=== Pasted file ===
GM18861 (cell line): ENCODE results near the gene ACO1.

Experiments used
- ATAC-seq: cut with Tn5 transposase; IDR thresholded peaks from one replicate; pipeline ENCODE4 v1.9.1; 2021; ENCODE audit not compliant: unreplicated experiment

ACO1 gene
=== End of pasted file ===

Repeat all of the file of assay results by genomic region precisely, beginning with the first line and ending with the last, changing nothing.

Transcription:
GM18861 (cell line): ENCODE results near the gene ACO1.

Experiments used
- ATAC-seq: cut with Tn5 transposase; IDR thresholded peaks from one replicate; pipeline ENCODE4 v1.9.1; 2021; ENCODE audit not compliant: unreplicated experiment

ACO1 gene